After 867-869, the Saffarid dynasty took control.
Before 1040 it was ruled by the Ghaznavids. In 1040 it was captured by the Seljuk Empire. In 1175 it was captured by the Ghorids and then came under the Khawarazm Empire. In this period Herāt became an important center for the production of metal goods, especially in bronze, often decorated with elaborate inlays in precious metals.
Around 1381 it was destroyed again by Timur. Under his son Shah Rukh it was rebuilt and became an important center under the Timurid Empire. In the late 1400s the Musalla complex (with many minarets) was built under the rule of Queen Gawharshad. Her tomb complex is considered one of the great monuments of Timurid architectural carving.
The Black Sheep Turkomans (Qara Qoyunlu) at one point established their capital in Herat during the fifteenth century.
From 1718 until 1863, there were various battles fought between the natives of the city and the Afghans until the city became part of present-day Afghanistan. Ahmad Shah Durrani took possession of Herat in 1750, which became part of the Durrani Empire after almost a year of siege and bloody conflict. In 1824, the city became effectively independent when the country was split in three to resolve a succession struggle. The city was taken back by the Persians in 1852 and again in 1856; both times the British helped to reverse the attempt, the second time through the Anglo-Persian War. The city was taken by Dost Mohammed Khan in 1863, making it part of a broader "Afghan state".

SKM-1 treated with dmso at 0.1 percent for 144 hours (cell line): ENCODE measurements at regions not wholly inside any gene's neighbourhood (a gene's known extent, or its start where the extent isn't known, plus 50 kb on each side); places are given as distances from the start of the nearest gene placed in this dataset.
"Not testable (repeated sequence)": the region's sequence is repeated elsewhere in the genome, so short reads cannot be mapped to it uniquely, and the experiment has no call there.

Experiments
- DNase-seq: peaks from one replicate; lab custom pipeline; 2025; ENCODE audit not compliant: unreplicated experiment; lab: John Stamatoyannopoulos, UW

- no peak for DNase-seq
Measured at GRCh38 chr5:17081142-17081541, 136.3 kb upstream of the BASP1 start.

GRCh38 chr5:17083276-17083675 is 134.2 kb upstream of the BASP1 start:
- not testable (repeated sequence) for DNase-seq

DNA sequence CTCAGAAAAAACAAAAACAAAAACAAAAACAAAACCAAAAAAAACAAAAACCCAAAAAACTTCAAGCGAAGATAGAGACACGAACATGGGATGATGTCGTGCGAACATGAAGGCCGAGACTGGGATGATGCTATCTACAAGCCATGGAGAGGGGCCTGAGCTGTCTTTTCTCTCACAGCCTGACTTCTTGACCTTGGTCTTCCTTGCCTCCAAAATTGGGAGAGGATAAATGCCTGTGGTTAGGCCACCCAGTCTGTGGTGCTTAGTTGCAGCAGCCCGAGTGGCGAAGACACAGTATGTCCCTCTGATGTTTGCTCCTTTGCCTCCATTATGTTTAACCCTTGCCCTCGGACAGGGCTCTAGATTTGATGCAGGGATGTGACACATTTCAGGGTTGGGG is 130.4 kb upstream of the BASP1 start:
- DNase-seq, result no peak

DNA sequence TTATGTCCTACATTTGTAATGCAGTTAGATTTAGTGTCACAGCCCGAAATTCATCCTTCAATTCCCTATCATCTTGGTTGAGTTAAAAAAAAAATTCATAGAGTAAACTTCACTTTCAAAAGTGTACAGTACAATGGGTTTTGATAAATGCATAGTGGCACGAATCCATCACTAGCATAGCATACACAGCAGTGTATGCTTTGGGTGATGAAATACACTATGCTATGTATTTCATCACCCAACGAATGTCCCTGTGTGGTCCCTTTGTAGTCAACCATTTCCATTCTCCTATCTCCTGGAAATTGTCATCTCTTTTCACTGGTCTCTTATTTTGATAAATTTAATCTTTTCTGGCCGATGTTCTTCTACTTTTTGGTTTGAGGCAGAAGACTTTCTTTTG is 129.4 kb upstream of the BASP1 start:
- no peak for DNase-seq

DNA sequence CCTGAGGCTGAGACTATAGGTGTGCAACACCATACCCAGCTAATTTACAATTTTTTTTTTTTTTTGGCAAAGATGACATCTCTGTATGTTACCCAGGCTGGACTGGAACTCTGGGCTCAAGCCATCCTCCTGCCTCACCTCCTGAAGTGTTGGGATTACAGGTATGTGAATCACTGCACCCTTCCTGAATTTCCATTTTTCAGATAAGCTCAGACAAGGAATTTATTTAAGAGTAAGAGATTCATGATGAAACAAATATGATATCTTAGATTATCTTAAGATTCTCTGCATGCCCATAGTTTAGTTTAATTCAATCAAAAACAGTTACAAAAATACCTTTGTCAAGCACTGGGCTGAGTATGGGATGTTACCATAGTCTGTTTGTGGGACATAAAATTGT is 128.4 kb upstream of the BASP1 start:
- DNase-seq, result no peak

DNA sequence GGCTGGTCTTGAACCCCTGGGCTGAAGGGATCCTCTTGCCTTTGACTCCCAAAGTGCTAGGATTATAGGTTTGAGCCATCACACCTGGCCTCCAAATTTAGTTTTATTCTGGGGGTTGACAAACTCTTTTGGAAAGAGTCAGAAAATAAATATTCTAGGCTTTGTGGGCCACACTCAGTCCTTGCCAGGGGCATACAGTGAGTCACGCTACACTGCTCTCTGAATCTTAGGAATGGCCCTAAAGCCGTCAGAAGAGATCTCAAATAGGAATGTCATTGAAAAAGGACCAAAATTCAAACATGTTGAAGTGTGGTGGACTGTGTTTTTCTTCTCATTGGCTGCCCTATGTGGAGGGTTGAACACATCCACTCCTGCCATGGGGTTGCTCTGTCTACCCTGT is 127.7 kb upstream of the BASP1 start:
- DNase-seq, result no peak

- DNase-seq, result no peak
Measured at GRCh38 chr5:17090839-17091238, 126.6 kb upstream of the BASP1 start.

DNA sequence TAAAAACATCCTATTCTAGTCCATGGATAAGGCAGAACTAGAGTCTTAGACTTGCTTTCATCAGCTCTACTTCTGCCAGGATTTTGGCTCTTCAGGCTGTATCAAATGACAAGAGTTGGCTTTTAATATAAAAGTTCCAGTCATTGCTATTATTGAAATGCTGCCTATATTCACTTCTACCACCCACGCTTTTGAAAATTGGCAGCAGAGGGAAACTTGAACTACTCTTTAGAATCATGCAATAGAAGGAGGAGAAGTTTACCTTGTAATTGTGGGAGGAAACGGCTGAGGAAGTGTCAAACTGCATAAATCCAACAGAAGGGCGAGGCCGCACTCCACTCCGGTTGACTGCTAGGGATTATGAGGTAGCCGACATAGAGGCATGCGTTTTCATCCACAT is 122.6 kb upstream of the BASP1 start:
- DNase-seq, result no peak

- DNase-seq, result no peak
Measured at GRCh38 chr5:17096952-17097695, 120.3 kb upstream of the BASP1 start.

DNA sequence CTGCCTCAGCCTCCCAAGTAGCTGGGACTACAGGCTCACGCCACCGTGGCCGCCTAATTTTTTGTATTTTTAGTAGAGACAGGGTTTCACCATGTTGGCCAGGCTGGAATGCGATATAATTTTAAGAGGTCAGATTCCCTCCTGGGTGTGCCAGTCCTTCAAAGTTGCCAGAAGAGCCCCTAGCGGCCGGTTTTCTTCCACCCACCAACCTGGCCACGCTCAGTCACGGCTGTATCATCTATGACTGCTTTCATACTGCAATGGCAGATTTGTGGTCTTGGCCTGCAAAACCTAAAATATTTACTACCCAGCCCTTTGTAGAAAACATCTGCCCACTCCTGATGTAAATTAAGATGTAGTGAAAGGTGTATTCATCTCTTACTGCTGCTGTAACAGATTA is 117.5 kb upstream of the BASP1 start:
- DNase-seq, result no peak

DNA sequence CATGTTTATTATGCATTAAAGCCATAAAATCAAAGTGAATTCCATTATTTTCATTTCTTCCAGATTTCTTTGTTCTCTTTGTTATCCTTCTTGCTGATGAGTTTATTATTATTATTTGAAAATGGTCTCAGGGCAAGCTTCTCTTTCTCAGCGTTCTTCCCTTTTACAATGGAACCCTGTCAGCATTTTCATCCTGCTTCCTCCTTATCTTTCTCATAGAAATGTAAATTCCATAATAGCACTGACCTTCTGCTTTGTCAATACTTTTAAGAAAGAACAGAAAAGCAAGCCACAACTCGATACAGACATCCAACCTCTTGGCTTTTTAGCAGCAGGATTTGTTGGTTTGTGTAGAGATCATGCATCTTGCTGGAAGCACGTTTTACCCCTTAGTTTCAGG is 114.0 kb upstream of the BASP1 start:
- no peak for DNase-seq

Most of the Musallah complex in Herat was cleared in 1885 by the British army to get a good line of sight for their artillery against Russian invaders who never came.
During the Democratic Republic of Afghanistan Herat was used by the Soviets. Even before the Soviet invasion at the end of 1979, there was a substantial presence of Soviet advisors in the city with their families. From 10 to 20 March 1979 the army in Herat under the control of Ismail Khan mutinied and some 35 Soviet citizens were killed. The Afghan air force bombed the city, causing massive destruction and some 10,000 deaths and it was recaptured with tanks and paratroopers.
Ismail Khan became the leading Mujahedin commander in Herat and after the departure of the Soviets he became governor of Herāt. In September 1995 the city was captured by the Taliban and Ismail Khan fled. However, after the US invasion of Afghanistan, on November 12, 2001, it was liberated from the Taliban by the Northern Alliance and Ismail Khan returned to power (see Battle of Herat). In 2004, Mirwais Sadeq Khan, who was Aviation Minister of Afghanistan and the son of Ismail Khan, was ambushed and killed in Herat. More than 200 people were arrested on suspicion of involvement.
Herat is presently a part of Afghanistan's new central government, which is led by US backed President Hamid Karzai. There are also NATO peacekeeping forces present in and around the city providing security led by Italy.